Musicians, like a nice expensive wine get better with time. This theory was proven last night, when Green Day closed out their U.S tour in front of a sold out crowd at The Forum in Los Angeles.
Having been a chart topping band since their breakout album Dookie in 1994, Green Day has managed to bridge the generation gap. Like the band, many of their early fans have grown up and started families introducing a new generation to this mega group. This was abundantly obvious as the crowd was full of now forty something adults with youngsters sporting Green Day attire in tow.
The trio from Northern California did not disappoint the die-hard fans, they reached back into their early material several times throughout the show to the delight of the fist pumping adults.
On tour to support their recent 2009 release 21st Century Breakdown, vocalist Billie Joe Armstrong led fellow band members, bassist Mike Dirnt and dummer Tre cool, plus legions of supporters through a smattering of favorites off the album including “21 Guns,” “Before the Lobotomy,” and the No-1 single “Know Your Enemy.”
Keeping the crowd involved Armstrong and company used many different tactics between songs, including telling stories and hosing down the audience with a super soaker.
At one point Armstrong reminded the crowd “this is a Rock & Roll show, not a Tea Party. You can listen to Coldplay on your own time,” which quickly brought the few who had sat down for a quick break after two hours of jumping and shouting, back to their feet.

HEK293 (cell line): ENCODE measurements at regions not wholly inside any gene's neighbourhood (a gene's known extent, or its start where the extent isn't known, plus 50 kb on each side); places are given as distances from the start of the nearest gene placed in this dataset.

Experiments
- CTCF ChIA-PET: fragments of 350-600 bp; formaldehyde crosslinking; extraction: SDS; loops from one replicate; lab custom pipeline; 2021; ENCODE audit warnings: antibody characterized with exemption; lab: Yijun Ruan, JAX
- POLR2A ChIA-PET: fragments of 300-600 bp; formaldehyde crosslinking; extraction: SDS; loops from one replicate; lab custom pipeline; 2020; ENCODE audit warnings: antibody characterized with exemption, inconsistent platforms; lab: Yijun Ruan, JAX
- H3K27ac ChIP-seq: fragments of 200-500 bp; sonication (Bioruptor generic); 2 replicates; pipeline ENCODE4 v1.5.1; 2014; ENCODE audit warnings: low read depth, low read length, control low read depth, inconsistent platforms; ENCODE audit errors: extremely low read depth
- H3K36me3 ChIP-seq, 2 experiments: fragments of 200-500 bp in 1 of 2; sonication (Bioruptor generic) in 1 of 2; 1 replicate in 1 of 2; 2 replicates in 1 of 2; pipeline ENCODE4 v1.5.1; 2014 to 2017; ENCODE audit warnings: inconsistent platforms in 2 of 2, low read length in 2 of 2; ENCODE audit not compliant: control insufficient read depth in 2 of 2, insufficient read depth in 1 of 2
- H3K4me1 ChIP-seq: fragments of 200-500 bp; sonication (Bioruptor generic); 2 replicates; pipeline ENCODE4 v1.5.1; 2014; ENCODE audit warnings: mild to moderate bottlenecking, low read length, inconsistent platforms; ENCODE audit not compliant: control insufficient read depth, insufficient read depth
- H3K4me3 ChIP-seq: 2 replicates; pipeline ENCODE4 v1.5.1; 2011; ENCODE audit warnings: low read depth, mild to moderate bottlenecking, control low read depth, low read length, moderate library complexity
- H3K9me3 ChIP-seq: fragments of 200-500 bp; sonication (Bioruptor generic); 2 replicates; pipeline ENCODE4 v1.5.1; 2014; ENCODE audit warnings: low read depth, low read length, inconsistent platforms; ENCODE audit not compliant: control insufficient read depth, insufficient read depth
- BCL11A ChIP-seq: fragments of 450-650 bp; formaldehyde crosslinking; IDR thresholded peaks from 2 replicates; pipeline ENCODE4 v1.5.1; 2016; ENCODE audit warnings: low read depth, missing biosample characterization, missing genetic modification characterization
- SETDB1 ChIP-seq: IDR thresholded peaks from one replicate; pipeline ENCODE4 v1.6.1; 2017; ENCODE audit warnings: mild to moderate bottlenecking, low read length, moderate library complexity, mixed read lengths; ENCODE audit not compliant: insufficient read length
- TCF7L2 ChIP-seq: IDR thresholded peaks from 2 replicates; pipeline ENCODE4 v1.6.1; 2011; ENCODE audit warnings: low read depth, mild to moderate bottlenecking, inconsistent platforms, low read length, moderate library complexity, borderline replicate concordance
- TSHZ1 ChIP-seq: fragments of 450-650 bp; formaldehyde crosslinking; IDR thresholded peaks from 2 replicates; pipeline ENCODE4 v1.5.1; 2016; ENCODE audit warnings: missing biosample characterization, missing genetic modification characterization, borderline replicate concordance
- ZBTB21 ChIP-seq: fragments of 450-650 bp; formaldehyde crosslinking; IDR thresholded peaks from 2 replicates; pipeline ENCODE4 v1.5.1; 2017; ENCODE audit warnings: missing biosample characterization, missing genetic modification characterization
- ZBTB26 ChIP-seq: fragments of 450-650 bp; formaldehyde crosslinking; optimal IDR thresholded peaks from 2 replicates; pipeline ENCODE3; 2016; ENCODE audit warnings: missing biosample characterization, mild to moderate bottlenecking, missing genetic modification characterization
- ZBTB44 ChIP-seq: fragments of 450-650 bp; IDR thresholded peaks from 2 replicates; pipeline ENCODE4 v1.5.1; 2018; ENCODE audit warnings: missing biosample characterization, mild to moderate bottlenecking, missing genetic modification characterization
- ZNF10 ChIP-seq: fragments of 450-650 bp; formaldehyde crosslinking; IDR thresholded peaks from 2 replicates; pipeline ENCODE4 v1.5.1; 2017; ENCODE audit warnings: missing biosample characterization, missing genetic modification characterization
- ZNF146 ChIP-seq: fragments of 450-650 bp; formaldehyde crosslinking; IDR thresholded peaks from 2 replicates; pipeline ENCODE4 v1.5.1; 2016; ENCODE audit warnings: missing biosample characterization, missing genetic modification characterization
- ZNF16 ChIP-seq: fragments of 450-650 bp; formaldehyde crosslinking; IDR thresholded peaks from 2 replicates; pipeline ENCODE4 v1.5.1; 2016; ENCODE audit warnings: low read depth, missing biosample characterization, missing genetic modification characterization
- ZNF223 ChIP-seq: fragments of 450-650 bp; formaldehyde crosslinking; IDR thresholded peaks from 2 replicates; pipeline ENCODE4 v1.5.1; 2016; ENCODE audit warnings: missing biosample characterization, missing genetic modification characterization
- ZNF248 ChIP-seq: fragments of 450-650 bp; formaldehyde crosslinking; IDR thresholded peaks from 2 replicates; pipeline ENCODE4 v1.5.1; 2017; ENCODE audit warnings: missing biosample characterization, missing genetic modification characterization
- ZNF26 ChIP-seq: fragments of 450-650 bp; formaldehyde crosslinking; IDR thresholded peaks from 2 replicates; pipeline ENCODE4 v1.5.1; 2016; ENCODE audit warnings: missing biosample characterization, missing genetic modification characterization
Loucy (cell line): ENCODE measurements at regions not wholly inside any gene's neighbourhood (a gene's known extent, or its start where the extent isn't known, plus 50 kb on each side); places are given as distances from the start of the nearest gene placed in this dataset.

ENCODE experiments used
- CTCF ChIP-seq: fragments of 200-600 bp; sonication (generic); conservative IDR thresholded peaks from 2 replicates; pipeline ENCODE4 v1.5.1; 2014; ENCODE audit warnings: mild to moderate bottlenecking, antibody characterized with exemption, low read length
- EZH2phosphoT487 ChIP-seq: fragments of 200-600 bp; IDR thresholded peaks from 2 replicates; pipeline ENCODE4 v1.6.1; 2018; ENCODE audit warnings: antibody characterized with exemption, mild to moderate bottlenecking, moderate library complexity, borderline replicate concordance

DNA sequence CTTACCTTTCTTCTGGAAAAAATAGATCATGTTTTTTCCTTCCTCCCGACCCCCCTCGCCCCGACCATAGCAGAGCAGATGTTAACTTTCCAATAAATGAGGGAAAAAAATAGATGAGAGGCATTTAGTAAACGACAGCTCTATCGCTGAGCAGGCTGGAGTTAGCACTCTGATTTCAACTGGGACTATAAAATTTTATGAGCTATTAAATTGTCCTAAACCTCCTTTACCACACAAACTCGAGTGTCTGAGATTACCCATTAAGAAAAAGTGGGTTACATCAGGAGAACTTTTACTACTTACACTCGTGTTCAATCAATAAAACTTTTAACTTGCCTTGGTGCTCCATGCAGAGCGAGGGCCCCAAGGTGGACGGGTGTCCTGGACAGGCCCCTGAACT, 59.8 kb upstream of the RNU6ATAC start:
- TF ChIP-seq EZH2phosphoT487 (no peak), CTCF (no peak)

Not only did the band play favorites of their own making, they worked in several medleys featuring many cover tunes including the Isley Brothers “Shout,” The Beastie Boys “Girls,” The Doors “Break on Through,” The Rolling Stones “Satisfaction,” and Tom Petty’s “Free Fallin’.”
During a cover of Guns ‘n Roses’ “Sweet Child O’ Mine” the crowd was so loud, that Armstrong stepped back from the microphone and let the crowd take over for a few verses, before kicking right into “Brain Stew” off their 1995 release Insomniac.
Performing an extended version of “Longview“, Armstrong had a youngster plucked from the crowd to join his on stage to sing a majority of the song. While cute and entertaining, it was also difficult to listen to the pre-pubescent youngster screech through the band’s first No. 1 hit. After the youth awkwardly pranced around stage, Armstrong instructed the boy to return to his seat via stage-diving back into the crowd.
Many of the highlights off the bands rock-opera from 2004, American Idiot were also prominently featured including “Are we the Waiting,” “St. Jimmy” and “Boulevard of Broken Dreams.”
As the show wound to a close, many in attendance were overheard exclaiming how this was one of the best shows they had ever attended. I would have to agree.
After twenty plus years since their inception these Sweet Children from Berkeley have aged to pure perfection.